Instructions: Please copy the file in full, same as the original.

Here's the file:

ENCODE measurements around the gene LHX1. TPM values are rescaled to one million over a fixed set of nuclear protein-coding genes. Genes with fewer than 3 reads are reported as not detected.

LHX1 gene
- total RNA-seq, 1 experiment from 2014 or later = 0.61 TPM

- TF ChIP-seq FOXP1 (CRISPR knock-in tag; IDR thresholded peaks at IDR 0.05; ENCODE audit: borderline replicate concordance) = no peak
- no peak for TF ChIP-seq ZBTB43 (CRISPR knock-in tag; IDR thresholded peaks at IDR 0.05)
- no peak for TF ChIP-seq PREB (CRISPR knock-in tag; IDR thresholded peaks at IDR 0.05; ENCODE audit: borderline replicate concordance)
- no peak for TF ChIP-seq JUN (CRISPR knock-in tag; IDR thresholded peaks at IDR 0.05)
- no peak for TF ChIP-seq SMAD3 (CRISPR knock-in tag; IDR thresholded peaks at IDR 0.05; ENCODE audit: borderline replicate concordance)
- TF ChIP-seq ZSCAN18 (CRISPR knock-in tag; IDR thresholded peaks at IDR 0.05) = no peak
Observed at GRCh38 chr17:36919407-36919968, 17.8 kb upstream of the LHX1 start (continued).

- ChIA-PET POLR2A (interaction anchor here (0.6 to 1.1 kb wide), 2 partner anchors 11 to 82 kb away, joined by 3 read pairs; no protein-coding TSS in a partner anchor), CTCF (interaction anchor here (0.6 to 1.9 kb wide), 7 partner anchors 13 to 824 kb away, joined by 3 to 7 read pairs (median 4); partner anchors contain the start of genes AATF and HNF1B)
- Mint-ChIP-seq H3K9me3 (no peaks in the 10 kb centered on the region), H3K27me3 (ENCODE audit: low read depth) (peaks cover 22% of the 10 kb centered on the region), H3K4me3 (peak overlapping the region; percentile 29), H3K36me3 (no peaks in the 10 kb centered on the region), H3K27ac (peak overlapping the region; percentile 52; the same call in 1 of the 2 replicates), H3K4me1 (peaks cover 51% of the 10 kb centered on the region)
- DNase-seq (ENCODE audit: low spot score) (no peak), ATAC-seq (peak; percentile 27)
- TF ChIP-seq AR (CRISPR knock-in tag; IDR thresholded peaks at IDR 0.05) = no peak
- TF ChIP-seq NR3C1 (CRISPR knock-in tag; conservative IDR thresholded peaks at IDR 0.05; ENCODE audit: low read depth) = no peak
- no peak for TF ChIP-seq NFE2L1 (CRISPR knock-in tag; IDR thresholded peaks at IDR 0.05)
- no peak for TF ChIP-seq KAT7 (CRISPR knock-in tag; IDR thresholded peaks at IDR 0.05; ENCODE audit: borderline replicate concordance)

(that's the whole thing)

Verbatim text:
ENCODE measurements around the gene LHX1. TPM values are rescaled to one million over a fixed set of nuclear protein-coding genes. Genes with fewer than 3 reads are reported as not detected.

LHX1 gene
- total RNA-seq, 1 experiment from 2014 or later = 0.61 TPM

- TF ChIP-seq FOXP1 (CRISPR knock-in tag; IDR thresholded peaks at IDR 0.05; ENCODE audit: borderline replicate concordance) = no peak
- no peak for TF ChIP-seq ZBTB43 (CRISPR knock-in tag; IDR thresholded peaks at IDR 0.05)
- no peak for TF ChIP-seq PREB (CRISPR knock-in tag; IDR thresholded peaks at IDR 0.05; ENCODE audit: borderline replicate concordance)
- no peak for TF ChIP-seq JUN (CRISPR knock-in tag; IDR thresholded peaks at IDR 0.05)
- no peak for TF ChIP-seq SMAD3 (CRISPR knock-in tag; IDR thresholded peaks at IDR 0.05; ENCODE audit: borderline replicate concordance)
- TF ChIP-seq ZSCAN18 (CRISPR knock-in tag; IDR thresholded peaks at IDR 0.05) = no peak
Observed at GRCh38 chr17:36919407-36919968, 17.8 kb upstream of the LHX1 start (continued).

- ChIA-PET POLR2A (interaction anchor here (0.6 to 1.1 kb wide), 2 partner anchors 11 to 82 kb away, joined by 3 read pairs; no protein-coding TSS in a partner anchor), CTCF (interaction anchor here (0.6 to 1.9 kb wide), 7 partner anchors 13 to 824 kb away, joined by 3 to 7 read pairs (median 4); partner anchors contain the start of genes AATF and HNF1B)
- Mint-ChIP-seq H3K9me3 (no peaks in the 10 kb centered on the region), H3K27me3 (ENCODE audit: low read depth) (peaks cover 22% of the 10 kb centered on the region), H3K4me3 (peak overlapping the region; percentile 29), H3K36me3 (no peaks in the 10 kb centered on the region), H3K27ac (peak overlapping the region; percentile 52; the same call in 1 of the 2 replicates), H3K4me1 (peaks cover 51% of the 10 kb centered on the region)
- DNase-seq (ENCODE audit: low spot score) (no peak), ATAC-seq (peak; percentile 27)
- TF ChIP-seq AR (CRISPR knock-in tag; IDR thresholded peaks at IDR 0.05) = no peak
- TF ChIP-seq NR3C1 (CRISPR knock-in tag; conservative IDR thresholded peaks at IDR 0.05; ENCODE audit: low read depth) = no peak
- no peak for TF ChIP-seq NFE2L1 (CRISPR knock-in tag; IDR thresholded peaks at IDR 0.05)
- no peak for TF ChIP-seq KAT7 (CRISPR knock-in tag; IDR thresholded peaks at IDR 0.05; ENCODE audit: borderline replicate concordance)